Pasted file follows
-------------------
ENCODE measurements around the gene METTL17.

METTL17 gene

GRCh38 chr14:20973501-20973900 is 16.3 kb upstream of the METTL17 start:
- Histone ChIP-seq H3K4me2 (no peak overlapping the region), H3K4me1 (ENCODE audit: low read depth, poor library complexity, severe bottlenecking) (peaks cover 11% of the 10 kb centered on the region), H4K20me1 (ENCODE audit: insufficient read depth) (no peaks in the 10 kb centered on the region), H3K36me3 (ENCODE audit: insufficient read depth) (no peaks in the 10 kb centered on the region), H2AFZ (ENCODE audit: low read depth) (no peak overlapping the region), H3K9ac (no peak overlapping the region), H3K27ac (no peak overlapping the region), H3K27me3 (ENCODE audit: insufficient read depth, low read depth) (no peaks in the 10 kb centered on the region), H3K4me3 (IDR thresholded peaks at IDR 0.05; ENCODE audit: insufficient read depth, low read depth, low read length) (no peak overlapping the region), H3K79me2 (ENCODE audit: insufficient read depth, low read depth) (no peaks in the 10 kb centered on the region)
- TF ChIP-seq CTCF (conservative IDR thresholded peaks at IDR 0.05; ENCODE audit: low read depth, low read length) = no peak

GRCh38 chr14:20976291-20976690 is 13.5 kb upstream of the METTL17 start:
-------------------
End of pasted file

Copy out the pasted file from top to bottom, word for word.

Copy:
ENCODE measurements around the gene METTL17.

METTL17 gene

GRCh38 chr14:20973501-20973900 is 16.3 kb upstream of the METTL17 start:
- Histone ChIP-seq H3K4me2 (no peak overlapping the region), H3K4me1 (ENCODE audit: low read depth, poor library complexity, severe bottlenecking) (peaks cover 11% of the 10 kb centered on the region), H4K20me1 (ENCODE audit: insufficient read depth) (no peaks in the 10 kb centered on the region), H3K36me3 (ENCODE audit: insufficient read depth) (no peaks in the 10 kb centered on the region), H2AFZ (ENCODE audit: low read depth) (no peak overlapping the region), H3K9ac (no peak overlapping the region), H3K27ac (no peak overlapping the region), H3K27me3 (ENCODE audit: insufficient read depth, low read depth) (no peaks in the 10 kb centered on the region), H3K4me3 (IDR thresholded peaks at IDR 0.05; ENCODE audit: insufficient read depth, low read depth, low read length) (no peak overlapping the region), H3K79me2 (ENCODE audit: insufficient read depth, low read depth) (no peaks in the 10 kb centered on the region)
- TF ChIP-seq CTCF (conservative IDR thresholded peaks at IDR 0.05; ENCODE audit: low read depth, low read length) = no peak

GRCh38 chr14:20976291-20976690 is 13.5 kb upstream of the METTL17 start: